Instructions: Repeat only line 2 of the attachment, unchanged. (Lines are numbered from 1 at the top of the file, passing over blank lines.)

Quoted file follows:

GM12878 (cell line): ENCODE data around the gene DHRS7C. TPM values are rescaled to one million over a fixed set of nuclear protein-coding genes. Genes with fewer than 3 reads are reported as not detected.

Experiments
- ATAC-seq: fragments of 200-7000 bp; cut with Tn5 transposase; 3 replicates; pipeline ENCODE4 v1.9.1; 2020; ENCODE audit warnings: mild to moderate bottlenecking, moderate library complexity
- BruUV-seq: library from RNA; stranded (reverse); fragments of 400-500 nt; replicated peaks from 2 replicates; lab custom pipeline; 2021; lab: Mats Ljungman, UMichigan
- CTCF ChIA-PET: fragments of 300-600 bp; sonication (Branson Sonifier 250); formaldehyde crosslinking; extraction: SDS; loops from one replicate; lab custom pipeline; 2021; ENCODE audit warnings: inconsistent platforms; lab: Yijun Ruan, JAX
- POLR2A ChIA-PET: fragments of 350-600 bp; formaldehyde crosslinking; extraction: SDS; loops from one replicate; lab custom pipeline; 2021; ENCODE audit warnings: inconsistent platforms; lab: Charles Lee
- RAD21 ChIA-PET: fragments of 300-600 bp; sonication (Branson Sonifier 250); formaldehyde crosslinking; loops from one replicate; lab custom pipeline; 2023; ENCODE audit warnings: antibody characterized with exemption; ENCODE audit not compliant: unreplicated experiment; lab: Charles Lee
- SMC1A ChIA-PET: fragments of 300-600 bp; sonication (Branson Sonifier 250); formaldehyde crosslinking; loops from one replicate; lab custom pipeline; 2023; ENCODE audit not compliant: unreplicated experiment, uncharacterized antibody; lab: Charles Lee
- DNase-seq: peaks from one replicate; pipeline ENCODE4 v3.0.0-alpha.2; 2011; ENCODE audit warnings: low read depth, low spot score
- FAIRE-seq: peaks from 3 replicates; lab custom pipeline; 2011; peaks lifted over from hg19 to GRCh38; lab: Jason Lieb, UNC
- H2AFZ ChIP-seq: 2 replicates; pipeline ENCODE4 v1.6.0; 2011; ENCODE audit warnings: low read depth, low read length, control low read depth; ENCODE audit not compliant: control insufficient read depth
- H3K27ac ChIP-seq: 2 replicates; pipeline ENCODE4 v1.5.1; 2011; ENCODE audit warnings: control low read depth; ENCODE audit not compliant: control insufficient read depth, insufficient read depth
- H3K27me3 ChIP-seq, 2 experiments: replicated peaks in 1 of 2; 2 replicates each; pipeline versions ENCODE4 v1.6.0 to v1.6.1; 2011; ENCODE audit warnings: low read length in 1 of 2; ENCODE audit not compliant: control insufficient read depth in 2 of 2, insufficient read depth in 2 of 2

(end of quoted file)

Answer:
Experiments